Collagenous Colitis in a Patient With Chronic Diarrhea: An Underdiagnosed and Undertreated Condition
Key words: Abdominal pain, budesonide, collagenous colitis, corticosteroids, diarrhea, weight loss.
Diarrhea is one of the most common and frequently reported gastrointestinal symptoms. Common causes of diarrhea include infection, irritable bowel syndrome, lactose intolerance, inflammatory bowel disease, celiac disease, colon cancer, pancreatic cancer, carcinoid syndrome, hyperthyroidism, and medication effects. Microscopic colitis, a type of inflammatory bowel disease that includes collagenous colitis and lymphocytic colitis, is increasingly recognized as a major cause of persistent diarrhea, especially in middle-aged and elderly persons. This condition is an idiopathic, clinicopathologic syndrome of chronic, watery, nonbloody diarrhea that is associated with normal laboratory studies, radiology findings, and colonoscopy findings, but with characteristic histopathologic changes. Weight loss, abdominal pain and cramping, and fatigue are common in persons with the condition.
It should be noted that there is some difference of opinion regarding how microscopic colitis is classified, with some researchers considering collagenous colitis and lymphocytic colitis as distinct entities, whereas others consider them different phases of the same condition.1 Collagenous colitis, the focus of this article, is characterized by a thickened subepithelial band of collagen in the colonic mucosa, in association with mononuclear inflammatory cells in the lamina propria, as shown in Figure 1. Collagen is not affected in persons with lymphocytic colitis; tissue samples show an increase of lymphocytes between the cells that line the colon.2 A list of the clinical features of collagenous colitis is provided in Table 1.3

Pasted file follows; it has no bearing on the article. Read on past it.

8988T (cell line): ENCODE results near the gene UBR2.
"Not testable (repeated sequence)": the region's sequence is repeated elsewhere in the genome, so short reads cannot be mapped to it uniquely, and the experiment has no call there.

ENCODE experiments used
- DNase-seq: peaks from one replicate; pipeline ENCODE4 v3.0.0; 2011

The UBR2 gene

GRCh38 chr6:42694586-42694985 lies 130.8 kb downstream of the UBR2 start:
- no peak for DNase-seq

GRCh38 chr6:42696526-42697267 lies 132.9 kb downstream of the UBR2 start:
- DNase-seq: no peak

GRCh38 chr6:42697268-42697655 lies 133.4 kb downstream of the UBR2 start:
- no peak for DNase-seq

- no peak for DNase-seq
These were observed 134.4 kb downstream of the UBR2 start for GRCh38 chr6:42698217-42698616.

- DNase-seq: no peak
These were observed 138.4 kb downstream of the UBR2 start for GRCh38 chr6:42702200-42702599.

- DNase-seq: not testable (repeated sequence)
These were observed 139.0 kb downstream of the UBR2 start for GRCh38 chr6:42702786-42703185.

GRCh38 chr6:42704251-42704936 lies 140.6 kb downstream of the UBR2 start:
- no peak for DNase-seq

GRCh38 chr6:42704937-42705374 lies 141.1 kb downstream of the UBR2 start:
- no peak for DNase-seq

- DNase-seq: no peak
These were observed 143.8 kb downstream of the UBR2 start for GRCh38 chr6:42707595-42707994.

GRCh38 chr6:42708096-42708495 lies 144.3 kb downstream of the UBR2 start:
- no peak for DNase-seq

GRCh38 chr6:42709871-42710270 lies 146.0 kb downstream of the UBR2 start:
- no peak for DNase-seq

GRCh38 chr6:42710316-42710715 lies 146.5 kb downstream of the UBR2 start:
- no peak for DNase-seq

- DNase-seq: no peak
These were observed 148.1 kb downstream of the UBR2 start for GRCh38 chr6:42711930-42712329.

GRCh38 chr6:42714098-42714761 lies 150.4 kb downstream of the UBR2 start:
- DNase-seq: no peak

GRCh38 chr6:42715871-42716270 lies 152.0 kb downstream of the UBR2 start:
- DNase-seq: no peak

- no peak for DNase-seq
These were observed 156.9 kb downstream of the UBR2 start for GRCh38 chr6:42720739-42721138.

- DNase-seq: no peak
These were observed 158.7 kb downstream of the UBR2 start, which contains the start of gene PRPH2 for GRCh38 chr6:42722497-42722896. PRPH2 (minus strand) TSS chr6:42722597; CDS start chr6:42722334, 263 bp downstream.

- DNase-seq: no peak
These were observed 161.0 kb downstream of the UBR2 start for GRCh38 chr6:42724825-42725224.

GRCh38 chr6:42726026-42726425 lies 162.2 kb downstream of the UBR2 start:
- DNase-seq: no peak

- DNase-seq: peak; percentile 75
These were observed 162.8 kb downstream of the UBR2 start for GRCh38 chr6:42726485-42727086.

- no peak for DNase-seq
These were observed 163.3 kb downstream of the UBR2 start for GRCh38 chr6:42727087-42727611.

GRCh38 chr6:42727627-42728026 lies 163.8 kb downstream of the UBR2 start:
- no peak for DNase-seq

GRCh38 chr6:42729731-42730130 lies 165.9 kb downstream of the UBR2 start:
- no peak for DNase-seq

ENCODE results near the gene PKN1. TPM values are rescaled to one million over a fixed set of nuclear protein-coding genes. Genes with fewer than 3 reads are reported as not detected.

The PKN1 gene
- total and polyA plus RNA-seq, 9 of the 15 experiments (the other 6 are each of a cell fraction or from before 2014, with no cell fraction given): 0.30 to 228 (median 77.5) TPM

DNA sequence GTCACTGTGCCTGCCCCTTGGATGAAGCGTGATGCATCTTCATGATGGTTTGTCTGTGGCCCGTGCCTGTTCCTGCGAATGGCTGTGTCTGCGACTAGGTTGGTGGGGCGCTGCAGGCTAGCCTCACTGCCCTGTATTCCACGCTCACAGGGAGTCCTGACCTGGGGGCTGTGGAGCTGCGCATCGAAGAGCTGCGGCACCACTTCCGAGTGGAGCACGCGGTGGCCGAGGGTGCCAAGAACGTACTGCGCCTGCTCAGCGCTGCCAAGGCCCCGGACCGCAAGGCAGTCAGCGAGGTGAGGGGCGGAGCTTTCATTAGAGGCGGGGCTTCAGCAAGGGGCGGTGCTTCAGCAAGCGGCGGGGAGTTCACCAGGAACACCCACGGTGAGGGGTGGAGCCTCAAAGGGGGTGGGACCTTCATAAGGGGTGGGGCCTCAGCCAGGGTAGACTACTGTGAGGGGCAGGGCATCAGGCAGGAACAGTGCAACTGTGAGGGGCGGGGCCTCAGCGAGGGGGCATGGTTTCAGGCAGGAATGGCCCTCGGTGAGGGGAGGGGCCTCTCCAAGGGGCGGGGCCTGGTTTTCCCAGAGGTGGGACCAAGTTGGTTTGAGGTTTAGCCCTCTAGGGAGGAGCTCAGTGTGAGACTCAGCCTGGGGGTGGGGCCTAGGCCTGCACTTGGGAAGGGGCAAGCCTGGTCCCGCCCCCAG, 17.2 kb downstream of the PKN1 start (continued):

Collagenous colitis has a high rate of spontaneous resolution and relapse, making it difficult to diagnose, and effective treatment options are limited. We present the case of an 82-year-old woman with a 10-year history of collagenous colitis, marked with numerous remissions and relapses. Information on the course, prognosis, diagnosis, and management of collagenous colitis is provided in the discussion.
An 82-year-old woman presented to our clinic in 2006 with episodic, light-brown, nonbloody, watery diarrhea daily for 2 weeks. She had been having these episodes approximately 10 times per year for the past 10 years, with a gradual weight loss of approximately 10 to 15 lb. Her diarrhea was associated with flatus, nausea, abdominal pain, bloating, fatigue, and leg cramps. The patient reported that citrus fruit, milk, and nonsteroidal anti-inflammatory drugs (NSAIDs) aggravated her symptoms and that bland food (eg, potatoes, bread, rice) relieved them. She had not traveled outside of her local area, had not used an antibiotic, and had no knowledge of contact with any sick persons.